• Built-in methods of verification.

  • Easy to understand basics eliminates need for dangerous priests.

  • Does not require missionaries to make its value obvious.

  • Requires no preachers to keep the flocks in line.

  • Honored by all levels of society.

Yet, by any believable standards for existence, numbers, the stuff of mathematics, being immaterial, do not exist. From my own viewpoint, considering everything else I have done, I do not think I am being ridiculous. It seems plain that, since all of humanity harbors their own beliefs about gods while maintaining reasonable consistency in mathematics, that all of us are polytheists, blasphemers, or heretics. The important difference between gods and numbers is that which gives numbers their power and defines the weakness of gods, that disparity in calculating numbers can be resolved by finding a mistake, whereas no gods have ever been found to direct uniform arrival at a resolution. God-speak stays open to interpretation and tampering, spawns apologia, which spawns new cults, which become the basis for new cultures and subcultures. That shows why god-speak became divisive and weakening (divide to conquer) while mathematics enables stability and solidarity (unify and activate to strengthen).

Written entirely with OPEN OFFICE.

Hedonism: What is It?

Three interpretations of hedonism seem to prevail in today’s world: Commonest are the commercial approach and the misapprended misunderstanding derived from that, upon which the religious approach relies. Least common, but most true to hedonism’s origins are the various philosophical hedonisms, including my own Equatarianism and Gaian Ethics that attempts to update hedonism in ways the average person can grasp.

As true hedonism requires a high level of self-control and an advanced ability to cogitate, the philosophy suffers from the absence of metaphorical images available to the commercial and religious presentations, which enabled those to dominate from nearly the beginning of human life. Pitting Hell against Heaven, for a quick example, presents a more immediate pain/pleasure image than unspecified torment that may result from ill-considered questionable actions. Having a mean (tho loving) god to mete out specific dire punishment is far scarier than if Mother Nature threatens you with something that might affect you only if you live long enough. Rewards (pleasure) for good behavior are just as uncertain. You may never suffer obesity if you avoid overeating, and still die a miserable death from some other unforeseeable cause—or become obese due to defective glands. At any rate, those are not behaviors with which religion ordinarily bothers.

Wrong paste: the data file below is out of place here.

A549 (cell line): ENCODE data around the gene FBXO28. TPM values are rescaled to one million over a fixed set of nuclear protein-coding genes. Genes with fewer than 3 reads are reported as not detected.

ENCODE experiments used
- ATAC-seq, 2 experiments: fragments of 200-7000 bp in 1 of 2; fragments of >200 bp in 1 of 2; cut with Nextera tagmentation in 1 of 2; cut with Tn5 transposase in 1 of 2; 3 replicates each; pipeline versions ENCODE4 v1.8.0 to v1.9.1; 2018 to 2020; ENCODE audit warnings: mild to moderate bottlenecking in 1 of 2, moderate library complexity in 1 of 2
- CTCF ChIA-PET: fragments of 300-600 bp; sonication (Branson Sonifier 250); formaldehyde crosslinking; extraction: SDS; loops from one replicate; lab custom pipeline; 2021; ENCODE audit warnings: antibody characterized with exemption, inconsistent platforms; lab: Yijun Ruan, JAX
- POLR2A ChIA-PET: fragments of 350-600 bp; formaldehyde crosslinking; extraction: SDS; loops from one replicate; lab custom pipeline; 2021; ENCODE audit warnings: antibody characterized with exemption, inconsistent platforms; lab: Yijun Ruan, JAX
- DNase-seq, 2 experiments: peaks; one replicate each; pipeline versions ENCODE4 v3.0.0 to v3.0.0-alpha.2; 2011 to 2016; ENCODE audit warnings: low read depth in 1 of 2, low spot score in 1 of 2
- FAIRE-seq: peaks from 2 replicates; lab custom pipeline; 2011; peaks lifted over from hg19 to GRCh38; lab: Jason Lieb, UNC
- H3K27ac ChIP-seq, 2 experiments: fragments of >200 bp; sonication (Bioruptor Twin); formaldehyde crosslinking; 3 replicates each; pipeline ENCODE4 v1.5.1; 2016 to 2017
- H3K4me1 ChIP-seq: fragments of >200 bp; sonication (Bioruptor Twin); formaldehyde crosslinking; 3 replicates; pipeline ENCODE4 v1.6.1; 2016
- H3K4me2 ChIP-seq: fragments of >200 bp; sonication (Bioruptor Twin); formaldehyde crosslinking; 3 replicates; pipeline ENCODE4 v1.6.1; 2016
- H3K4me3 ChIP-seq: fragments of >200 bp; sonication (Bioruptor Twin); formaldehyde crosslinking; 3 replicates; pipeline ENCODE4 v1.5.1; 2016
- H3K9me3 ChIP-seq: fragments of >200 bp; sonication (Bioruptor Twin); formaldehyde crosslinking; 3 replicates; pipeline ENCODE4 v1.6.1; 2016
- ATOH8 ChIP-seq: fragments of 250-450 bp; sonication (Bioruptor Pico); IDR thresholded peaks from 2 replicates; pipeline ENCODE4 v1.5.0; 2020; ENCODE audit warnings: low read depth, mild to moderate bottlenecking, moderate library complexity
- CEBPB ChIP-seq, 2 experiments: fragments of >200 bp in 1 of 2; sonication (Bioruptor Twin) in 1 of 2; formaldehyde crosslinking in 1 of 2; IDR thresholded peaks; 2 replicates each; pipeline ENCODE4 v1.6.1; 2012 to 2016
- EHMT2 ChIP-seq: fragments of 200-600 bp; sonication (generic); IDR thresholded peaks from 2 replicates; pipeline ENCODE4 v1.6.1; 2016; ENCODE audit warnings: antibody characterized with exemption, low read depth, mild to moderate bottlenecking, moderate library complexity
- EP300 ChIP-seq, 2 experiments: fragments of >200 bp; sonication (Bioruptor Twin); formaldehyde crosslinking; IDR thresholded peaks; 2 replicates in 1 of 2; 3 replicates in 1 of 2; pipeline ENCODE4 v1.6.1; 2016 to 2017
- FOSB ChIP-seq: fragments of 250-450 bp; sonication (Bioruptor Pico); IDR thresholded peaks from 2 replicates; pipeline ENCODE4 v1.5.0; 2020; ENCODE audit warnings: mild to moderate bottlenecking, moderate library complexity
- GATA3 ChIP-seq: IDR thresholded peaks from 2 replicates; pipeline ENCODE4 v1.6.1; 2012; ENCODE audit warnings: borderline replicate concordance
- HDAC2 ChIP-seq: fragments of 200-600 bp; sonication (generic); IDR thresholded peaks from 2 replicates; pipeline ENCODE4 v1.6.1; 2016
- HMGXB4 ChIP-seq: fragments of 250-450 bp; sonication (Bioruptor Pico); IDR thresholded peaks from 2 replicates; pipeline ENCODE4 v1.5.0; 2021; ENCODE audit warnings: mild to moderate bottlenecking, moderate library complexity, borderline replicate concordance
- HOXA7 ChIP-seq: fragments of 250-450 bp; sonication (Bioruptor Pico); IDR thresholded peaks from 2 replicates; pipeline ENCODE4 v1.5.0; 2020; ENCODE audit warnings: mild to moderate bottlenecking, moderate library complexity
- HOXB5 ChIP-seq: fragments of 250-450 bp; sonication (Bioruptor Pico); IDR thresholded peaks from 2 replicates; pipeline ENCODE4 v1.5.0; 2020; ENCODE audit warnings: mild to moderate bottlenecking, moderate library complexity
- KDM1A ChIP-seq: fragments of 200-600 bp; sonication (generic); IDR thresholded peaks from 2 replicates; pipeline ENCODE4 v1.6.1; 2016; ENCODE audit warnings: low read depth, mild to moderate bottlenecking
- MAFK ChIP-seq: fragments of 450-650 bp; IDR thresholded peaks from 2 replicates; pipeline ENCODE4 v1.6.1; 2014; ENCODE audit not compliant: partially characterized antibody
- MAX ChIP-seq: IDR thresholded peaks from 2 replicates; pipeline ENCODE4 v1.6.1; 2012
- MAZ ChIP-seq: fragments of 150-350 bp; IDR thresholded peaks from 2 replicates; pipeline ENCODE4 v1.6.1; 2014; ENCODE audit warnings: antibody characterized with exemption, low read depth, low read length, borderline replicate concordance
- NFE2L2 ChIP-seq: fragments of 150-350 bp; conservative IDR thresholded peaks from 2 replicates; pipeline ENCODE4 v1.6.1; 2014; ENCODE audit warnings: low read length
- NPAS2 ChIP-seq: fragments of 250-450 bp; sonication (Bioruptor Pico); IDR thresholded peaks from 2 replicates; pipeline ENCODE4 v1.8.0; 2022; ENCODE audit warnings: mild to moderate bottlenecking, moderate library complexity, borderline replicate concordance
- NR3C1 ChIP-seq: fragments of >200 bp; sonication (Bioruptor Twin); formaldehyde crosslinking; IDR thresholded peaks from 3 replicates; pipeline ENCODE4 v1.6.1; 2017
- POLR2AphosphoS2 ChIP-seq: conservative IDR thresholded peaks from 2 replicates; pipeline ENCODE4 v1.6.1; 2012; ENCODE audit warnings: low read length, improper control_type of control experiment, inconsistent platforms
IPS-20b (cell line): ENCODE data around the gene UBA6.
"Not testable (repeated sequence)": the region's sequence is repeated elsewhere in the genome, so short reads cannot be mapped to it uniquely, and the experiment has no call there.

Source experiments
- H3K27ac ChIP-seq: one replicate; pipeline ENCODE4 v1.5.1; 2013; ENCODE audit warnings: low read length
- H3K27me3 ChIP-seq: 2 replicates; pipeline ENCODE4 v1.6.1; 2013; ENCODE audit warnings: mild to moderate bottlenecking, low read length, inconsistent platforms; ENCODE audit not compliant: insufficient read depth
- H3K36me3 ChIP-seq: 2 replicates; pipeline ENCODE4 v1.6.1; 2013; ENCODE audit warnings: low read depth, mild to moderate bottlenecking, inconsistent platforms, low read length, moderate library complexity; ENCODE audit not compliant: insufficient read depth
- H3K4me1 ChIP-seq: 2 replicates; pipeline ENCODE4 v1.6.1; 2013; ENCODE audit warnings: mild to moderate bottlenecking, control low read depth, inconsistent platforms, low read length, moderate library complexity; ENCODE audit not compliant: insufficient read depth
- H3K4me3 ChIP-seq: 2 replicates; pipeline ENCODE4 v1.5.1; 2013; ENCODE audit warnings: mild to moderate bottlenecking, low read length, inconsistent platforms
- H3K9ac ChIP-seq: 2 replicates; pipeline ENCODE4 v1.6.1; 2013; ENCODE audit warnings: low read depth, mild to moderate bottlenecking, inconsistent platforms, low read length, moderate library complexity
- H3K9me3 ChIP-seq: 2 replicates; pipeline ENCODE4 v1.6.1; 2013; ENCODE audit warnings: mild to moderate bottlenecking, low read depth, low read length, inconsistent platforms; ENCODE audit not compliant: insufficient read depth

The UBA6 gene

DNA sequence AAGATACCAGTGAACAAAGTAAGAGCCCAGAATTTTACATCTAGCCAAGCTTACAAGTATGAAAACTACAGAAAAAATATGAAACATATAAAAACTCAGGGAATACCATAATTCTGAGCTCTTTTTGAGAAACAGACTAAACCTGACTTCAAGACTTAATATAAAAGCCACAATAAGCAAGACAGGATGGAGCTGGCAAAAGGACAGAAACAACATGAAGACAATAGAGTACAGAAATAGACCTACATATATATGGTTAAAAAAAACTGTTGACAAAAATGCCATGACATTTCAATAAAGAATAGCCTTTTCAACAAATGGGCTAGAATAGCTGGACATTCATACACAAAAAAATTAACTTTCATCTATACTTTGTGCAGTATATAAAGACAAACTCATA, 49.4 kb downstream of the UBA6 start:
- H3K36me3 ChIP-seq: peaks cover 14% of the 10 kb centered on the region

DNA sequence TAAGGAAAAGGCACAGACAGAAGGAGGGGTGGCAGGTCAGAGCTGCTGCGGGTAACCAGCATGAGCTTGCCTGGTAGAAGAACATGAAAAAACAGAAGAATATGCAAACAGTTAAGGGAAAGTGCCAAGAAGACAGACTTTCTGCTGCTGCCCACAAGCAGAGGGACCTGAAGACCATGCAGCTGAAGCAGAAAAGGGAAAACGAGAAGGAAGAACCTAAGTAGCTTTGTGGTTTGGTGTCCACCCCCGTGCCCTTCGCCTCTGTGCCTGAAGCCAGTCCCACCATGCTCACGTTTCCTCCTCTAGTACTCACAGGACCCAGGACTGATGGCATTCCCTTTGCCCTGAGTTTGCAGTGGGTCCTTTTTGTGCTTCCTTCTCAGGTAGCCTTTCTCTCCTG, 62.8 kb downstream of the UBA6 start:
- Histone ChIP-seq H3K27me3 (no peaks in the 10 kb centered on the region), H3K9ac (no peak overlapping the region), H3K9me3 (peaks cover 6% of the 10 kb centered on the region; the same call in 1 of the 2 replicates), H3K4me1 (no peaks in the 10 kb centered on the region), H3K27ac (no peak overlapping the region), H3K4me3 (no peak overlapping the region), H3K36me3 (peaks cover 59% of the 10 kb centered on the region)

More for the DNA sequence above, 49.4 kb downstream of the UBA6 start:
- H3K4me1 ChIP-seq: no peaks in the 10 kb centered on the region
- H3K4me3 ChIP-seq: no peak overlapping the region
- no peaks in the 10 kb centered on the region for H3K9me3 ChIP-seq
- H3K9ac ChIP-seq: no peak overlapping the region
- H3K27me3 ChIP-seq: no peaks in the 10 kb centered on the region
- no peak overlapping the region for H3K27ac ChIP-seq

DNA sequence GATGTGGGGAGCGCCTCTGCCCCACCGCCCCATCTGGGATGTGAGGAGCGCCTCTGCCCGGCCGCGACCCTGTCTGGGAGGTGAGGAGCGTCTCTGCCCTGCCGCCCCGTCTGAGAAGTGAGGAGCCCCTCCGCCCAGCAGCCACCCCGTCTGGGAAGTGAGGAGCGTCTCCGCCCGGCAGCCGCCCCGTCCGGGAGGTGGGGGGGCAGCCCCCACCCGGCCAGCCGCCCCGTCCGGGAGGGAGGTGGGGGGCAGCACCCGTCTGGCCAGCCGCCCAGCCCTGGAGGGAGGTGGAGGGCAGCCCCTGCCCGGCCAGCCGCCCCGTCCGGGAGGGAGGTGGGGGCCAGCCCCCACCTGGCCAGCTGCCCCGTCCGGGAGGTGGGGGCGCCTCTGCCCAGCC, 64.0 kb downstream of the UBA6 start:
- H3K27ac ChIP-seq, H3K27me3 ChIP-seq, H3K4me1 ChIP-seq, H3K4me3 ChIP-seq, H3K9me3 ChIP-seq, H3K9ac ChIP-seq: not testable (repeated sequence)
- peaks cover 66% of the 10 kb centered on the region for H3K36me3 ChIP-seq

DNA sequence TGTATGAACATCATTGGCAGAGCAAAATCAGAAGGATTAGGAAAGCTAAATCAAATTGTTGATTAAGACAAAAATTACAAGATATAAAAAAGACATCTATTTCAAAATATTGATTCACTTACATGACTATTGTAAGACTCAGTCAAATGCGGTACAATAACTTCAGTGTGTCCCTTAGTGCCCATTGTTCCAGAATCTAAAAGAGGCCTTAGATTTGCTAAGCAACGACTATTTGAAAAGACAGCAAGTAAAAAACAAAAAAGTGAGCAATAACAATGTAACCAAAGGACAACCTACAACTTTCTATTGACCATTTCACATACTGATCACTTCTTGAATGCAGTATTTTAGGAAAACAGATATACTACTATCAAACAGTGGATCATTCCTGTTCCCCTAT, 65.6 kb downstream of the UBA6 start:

People of any organized belief system are left to find their own answers to life’s conundrums. Patriarchal religion’s main moral concern is about property: wives, asses, camels, land; worship and obedience: honoring the god, obeying the god (the priests), keeping holy days; and about relationships: punishments, the governing establishment (the church or equivalent), and the law.

Current forays by some scientists into moral questions are certain to perpetuate the centralism that takes control of morality away from the very people most affected by them, who will suffer most as a result of their inevitable wrong answers. People do not come in one size fits all packages of anything. We are individuals, not composites. We do nothing the same as everybody else. The tendency to establish power centers to control every aspect of existence was inherited from patriarchal religions and does not play at all in the moral interests of a truly free society.

Science must, instead, play an educative role by deducing all of the many links between behavior and the later damage or benefit. Much of that work may already be done, leaving science with a role it has never done well, which is to assure no person alive remains unaware of their findings, their universal importance, potential cost and savings by country and by individual. This ought to be something the church and its equivalents would deem worthy to join in on, for it would give them materials that increase or restore their social relevance, it is work they cannot and should not do, and would give them a voice backed by real, testable, evidence-heavy, constantly updated scientific data.